By Ana Nov
the cambodia daily
Twelve German shepherd dogs, trained to sniff out aging land mines, began work in Battambang province in early July.
And within two weeks, the new help was paying off. Troxi, a female, found the first mine, which was safely deactivated and removed by her human handlers.
“It’s increasing our confidence,’’ said Chhea Peng Horn, a coordinator for the Mine Detection Dog Project of the Cambodian Mine Action Center. “These dogs can smell TNT.’’
The dogs are expected to be an effective tool in Cambodia’s ongoing efforts to deactivate the millions of land mines left over from years of fighting.
The dogs, trained in Sweden by military handlers, have cleared more than 12,300 square meters of land since beginning work two months ago. The program is sponsored by the Swedish International Development Cooperation Agency.
German shepherds, with their extraordinary sense of smell, are often used to detect illegal drugs or as tracking animals. Experts say they are also well-suited to detect chemicals given off by decaying land mines.
“The longer the mine has been planted, the stronger it smells,’’ Chhea Peng Horn said.
The dogs are most effective in finding mines that are fairly shallow, he said. The twelve now working in Battambang have been trained to detect mines buried as deep as 20 centimeters.
Since the program began in 1997, at least 35 dogs have undergone training for the exacting work. So far 12 have passed all their tests; others have failed to make the grade and the rest are still being trained.
Earlier in the program, SIDA attempted to train native Cambodian dogs to do the work, but the experiment failed. Even when native dogs were crossbred with German shepherds, the puppies’ sense of smell was not sensitive enough for the delicate work of detecting mines, he said.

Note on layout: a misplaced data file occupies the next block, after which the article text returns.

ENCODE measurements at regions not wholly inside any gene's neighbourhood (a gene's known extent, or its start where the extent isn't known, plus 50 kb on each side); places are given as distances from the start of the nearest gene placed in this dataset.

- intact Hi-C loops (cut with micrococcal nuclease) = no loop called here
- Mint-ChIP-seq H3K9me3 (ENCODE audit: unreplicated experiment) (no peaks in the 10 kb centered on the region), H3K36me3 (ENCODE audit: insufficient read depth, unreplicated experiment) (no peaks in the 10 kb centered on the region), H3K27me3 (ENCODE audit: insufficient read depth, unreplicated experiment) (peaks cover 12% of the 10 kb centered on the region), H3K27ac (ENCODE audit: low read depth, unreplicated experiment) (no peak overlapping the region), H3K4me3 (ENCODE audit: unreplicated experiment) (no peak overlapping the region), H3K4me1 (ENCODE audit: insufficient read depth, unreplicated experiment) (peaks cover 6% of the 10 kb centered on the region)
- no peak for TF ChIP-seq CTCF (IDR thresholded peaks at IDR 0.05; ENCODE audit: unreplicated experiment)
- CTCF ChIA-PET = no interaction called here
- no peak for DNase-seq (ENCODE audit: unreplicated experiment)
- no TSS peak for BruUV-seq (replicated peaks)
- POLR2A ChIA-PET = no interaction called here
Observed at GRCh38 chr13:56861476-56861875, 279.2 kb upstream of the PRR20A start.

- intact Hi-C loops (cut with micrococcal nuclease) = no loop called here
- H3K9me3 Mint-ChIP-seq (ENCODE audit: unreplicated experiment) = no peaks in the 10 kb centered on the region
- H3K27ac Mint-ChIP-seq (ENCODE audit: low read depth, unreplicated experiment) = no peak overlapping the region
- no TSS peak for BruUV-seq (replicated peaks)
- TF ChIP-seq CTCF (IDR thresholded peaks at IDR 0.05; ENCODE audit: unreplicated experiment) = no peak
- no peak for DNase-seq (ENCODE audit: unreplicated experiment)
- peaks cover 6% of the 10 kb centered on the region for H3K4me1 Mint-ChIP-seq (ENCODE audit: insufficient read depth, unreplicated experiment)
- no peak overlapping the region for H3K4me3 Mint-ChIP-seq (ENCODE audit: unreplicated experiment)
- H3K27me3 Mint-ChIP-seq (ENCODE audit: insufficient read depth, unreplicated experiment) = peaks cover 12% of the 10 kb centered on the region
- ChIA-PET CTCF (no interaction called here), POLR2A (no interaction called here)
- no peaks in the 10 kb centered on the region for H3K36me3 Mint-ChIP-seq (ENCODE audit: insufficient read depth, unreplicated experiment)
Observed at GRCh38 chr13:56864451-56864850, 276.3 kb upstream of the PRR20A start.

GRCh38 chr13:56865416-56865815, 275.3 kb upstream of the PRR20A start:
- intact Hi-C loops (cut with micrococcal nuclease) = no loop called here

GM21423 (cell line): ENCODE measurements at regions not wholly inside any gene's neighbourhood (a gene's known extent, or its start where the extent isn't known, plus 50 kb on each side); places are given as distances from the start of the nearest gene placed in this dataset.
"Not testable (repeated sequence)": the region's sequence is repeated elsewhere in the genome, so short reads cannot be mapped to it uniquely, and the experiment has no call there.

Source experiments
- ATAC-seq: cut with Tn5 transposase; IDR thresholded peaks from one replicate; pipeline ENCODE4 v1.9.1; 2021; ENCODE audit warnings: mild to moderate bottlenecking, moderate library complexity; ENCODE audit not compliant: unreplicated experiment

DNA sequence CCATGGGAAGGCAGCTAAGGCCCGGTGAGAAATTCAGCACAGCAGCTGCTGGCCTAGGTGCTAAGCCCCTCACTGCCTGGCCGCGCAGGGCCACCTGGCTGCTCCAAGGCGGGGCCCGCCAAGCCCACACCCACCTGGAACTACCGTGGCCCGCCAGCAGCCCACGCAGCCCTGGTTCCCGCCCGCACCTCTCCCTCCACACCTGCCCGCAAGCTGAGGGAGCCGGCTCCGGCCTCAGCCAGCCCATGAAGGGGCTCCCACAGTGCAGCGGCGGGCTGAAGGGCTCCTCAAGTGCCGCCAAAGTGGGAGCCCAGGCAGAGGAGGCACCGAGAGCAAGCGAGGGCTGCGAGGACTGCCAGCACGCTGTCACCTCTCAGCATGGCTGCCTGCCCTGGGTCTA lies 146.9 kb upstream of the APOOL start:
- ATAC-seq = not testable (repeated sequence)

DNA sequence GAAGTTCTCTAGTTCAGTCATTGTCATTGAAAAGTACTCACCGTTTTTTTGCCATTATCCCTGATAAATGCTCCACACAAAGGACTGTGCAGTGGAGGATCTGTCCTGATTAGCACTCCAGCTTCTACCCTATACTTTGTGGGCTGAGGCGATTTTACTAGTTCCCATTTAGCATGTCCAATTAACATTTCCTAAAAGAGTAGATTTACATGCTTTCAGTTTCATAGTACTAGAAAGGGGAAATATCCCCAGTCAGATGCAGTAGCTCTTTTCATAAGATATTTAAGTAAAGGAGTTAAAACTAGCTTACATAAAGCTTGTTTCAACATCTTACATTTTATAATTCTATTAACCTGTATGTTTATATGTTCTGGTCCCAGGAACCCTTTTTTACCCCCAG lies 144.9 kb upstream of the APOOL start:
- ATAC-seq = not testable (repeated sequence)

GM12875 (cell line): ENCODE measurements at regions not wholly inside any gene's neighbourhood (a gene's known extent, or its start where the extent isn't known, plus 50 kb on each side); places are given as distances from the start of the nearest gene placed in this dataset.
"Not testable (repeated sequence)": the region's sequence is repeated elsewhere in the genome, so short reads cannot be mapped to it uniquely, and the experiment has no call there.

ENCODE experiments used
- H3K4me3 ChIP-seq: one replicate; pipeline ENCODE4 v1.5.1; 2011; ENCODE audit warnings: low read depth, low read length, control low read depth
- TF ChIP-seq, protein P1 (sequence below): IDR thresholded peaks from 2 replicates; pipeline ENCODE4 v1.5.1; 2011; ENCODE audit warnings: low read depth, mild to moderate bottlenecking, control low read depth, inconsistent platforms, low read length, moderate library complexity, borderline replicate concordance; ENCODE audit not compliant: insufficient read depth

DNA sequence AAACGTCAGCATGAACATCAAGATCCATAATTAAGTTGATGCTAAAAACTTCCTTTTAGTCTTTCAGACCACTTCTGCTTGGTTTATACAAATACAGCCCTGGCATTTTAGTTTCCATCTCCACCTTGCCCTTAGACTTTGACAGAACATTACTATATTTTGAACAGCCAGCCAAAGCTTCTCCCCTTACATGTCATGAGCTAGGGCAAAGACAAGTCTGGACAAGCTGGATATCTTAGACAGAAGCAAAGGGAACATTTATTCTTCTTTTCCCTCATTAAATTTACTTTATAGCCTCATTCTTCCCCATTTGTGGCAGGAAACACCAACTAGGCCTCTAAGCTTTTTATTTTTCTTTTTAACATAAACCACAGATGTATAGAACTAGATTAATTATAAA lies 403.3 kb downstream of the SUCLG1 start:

So seven Cambodians, including veterinarians and kennel workers, were sent to Sweden for three months in 1998 to learn how to work with Swedish-trained German shepherds.
“We have to speak Swedish with them,’’ Chhea Peng Horn said.
Training the dogs can take up to three years, and the trained dogs are worth an estimated $30,000. That prompted a dog handler to abscond with one of the dogs in December of 1999.
The dog-napper hired a cab to take him and the dog from Kompong Chhnang to Phnom Penh. When police asked for help in solving the case, the cab driver came forward and the dog was recovered from a Phnom Penh pet shop.
A second group of six dogs is undergoing training and is expected to begin work in October. By then, CMAC will recruit 16 additional handlers.
The agency will also staff three additional dog teams which are expected to begin operations in stages between June 2001 and mid- 2002.